An NHS trust fears it could face a huge Covid surge this summer — and is preparing to treat as many infected patients as it did last April.
Maidstone and Tunbridge Wells, which was hit hard in the second wave, expects up to 100 beds to be occupied by coronavirus patients in mid-June under a ‘reasonably optimistic’ scenario.
But it warns this could double to 200 beds — more than a quarter of those available — if vaccine uptake is poor, hampered by supply issues or affected by new variants.
The trust, which runs two hospitals, saw 90 beds occupied by Covid patients in the peak of the first wave last spring.
But this spiralled to more than 300 during the darkest days of the second wave, after the more infectious Kent variant triggered a devastating outbreak.
The forecasts were based on modelling by local health chiefs. But NHS sources said similar plans made at other trusts were based on gloomy predictions from SAGE that there could be a third wave of hospitalisations later this year.
Experts have poked holes in SAGE’s forecasting, pointing out that coronaviruses are seasonal and spreads better in the winter.
Maidstone and Tunbridge Wells NHS Trust – that was hit hard in the second wave – warned it could have up to 100 Covid patients in its beds by June
But it warned this could double to 200 beds if Britons failed to adhere to social distancing and a mutant variant took hold which made vaccines slightly less effective
Seven in 10 patients hospitalised by coronavirus still suffer debilitating ‘long Covid’ symptoms five months after being discharged, scientists say.
Research laying bare the toll of the condition revealed survivors were plagued with problems including breathlessness, fatigue and muscle pain.
University of Leicester experts, who quizzed 1,077 long-haulers, found two in five had reduced their workload or were off sick because of their persistent symptoms.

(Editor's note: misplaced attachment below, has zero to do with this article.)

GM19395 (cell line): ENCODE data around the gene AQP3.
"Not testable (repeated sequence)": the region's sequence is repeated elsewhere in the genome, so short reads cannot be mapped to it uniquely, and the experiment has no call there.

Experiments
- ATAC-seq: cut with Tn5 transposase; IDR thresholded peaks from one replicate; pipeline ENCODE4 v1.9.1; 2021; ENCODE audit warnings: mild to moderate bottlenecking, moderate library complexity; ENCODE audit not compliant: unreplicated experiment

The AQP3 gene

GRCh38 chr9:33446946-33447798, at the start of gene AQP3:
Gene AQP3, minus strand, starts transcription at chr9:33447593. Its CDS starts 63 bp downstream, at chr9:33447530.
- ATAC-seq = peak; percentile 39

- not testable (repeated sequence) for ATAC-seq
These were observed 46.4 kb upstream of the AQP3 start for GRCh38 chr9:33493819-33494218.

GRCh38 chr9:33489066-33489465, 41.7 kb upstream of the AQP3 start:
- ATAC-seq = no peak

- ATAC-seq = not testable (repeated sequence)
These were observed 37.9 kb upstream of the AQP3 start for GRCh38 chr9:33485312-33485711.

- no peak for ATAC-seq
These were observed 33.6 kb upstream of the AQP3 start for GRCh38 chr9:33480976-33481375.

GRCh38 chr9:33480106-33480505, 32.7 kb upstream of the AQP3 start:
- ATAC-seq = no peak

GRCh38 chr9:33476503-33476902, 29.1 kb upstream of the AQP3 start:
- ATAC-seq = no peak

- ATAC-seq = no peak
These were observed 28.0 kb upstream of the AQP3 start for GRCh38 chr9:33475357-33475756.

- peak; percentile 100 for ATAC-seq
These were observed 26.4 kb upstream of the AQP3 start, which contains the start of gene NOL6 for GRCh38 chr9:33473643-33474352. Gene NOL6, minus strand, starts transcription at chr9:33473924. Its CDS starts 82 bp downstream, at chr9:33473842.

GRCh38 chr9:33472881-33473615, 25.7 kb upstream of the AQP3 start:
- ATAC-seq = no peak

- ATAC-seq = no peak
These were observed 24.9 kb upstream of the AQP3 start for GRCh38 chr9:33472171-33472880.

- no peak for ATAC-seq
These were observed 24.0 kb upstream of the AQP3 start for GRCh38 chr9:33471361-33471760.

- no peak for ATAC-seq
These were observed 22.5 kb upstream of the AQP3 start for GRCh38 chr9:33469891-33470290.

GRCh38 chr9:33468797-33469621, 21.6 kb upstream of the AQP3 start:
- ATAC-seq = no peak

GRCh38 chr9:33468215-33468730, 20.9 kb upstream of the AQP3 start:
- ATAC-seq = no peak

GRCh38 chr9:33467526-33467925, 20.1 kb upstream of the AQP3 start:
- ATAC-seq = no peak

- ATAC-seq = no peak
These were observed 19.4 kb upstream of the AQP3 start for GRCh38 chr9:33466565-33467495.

They also found evidence of organ damage in sufferers, and that those who required mechanical ventilation took longer to recover from long Covid.
Separate data from Glasgow University released today further highlighted the plight of long Covid victims, saying women under-50 were worst affected.
Professor Chris Whitty, England’s chief medical officer, claimed the studies added to knowledge of long Covid, which is still surrounded in mystery.
Health Secretary Matt Hancock said he was ‘determined’ to improve care for Britons suffering the ‘lasting and debilitating’ impacts of Covid — which is estimated to have infected around 15million people in the UK.
Medics argue there is a ‘high probability’ of infections spiking in younger age groups when restrictions are relaxed over the coming months.
The successful jabs roll-out is expected to do much of the heavy lifting in preventing hospitalisations.
But a rise in admissions is still anticipated because no vaccine has ever been 100 per cent effective.
And not everyone will be protected, meaning the virus still has a pool of at-risk people that it could reach.
The Trust’s meeting minutes, revealed by the Health Service Journal, showed they estimated a peak in Covid hospitalisations in the summer.
‘With schools returning and public behaviour changing, infection levels have a high probability of starting to pick up again in the younger, less medically vulnerable populations,’ they said.
‘This was observed in autumn, when case counts started to rise in the younger population, but hospital admissions remained very low until a few weeks later, when infections started to rise in older populations.’
But the trust also predicts hospitalisations should start to tail off from June in its ‘optimistic scenario’ as the pandemic starts to ‘burn itself out’.
They said this would be because the percentage of the population protected against the virus, either from vaccination or prior infection, would hit the critical 70 to 75 per cent ‘herd immunity’ level.
Ministers are aiming to vaccinate every adult in the country — 52million people — by the end of July.
But their roll-out has hit a snag this week amid a blocked delivery of 5million doses from India, and EU threats of a vaccines export ban.
And as the clock ticks down to when second doses must be administered en masse, millions of jabs are being held back to ensure the NHS has adequate supplies.
It comes after it was revealed NHS hospitals in London had also been told to prepare for a ‘possible surge’ in Covid patients later this year.
Leaked guidance handed to trusts in the capital last month revealed they must begin to plan for a ‘possible wave three Covid surge’, according to the HSJ.
The presentation, from NHS England and NHS Improvement, added: ‘The purpose of the critical care de-surge plan (is to) ensure that the… bed base can be expanded safely in the event of a third Covid surge and/or other major incident/event.’
NHS sources claimed hospitals needed to be ready for every eventuality, including a further spike in Covid admissions.